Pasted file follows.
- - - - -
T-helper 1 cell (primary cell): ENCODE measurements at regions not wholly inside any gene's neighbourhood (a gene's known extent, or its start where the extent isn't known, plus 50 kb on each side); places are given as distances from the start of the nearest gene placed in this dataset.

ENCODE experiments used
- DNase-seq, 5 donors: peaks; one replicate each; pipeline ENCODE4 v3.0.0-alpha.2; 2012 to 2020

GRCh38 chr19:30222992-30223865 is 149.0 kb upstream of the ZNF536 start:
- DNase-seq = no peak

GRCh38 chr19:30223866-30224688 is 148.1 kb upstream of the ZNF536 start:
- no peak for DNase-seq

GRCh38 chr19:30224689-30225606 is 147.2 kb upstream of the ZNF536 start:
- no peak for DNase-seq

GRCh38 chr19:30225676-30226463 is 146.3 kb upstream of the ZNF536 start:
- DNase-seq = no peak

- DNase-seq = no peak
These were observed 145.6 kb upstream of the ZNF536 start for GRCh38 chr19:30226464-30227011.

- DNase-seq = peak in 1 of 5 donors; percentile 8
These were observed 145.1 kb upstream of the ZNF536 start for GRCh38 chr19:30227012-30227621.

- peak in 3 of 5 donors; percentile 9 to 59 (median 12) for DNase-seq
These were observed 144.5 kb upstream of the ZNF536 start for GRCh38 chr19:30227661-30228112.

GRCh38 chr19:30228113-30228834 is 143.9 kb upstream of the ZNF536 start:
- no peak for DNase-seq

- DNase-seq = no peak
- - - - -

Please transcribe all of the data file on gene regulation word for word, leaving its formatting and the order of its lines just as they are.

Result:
T-helper 1 cell (primary cell): ENCODE measurements at regions not wholly inside any gene's neighbourhood (a gene's known extent, or its start where the extent isn't known, plus 50 kb on each side); places are given as distances from the start of the nearest gene placed in this dataset.

ENCODE experiments used
- DNase-seq, 5 donors: peaks; one replicate each; pipeline ENCODE4 v3.0.0-alpha.2; 2012 to 2020

GRCh38 chr19:30222992-30223865 is 149.0 kb upstream of the ZNF536 start:
- DNase-seq = no peak

GRCh38 chr19:30223866-30224688 is 148.1 kb upstream of the ZNF536 start:
- no peak for DNase-seq

GRCh38 chr19:30224689-30225606 is 147.2 kb upstream of the ZNF536 start:
- no peak for DNase-seq

GRCh38 chr19:30225676-30226463 is 146.3 kb upstream of the ZNF536 start:
- DNase-seq = no peak

- DNase-seq = no peak
These were observed 145.6 kb upstream of the ZNF536 start for GRCh38 chr19:30226464-30227011.

- DNase-seq = peak in 1 of 5 donors; percentile 8
These were observed 145.1 kb upstream of the ZNF536 start for GRCh38 chr19:30227012-30227621.

- peak in 3 of 5 donors; percentile 9 to 59 (median 12) for DNase-seq
These were observed 144.5 kb upstream of the ZNF536 start for GRCh38 chr19:30227661-30228112.

GRCh38 chr19:30228113-30228834 is 143.9 kb upstream of the ZNF536 start:
- no peak for DNase-seq

- DNase-seq = no peak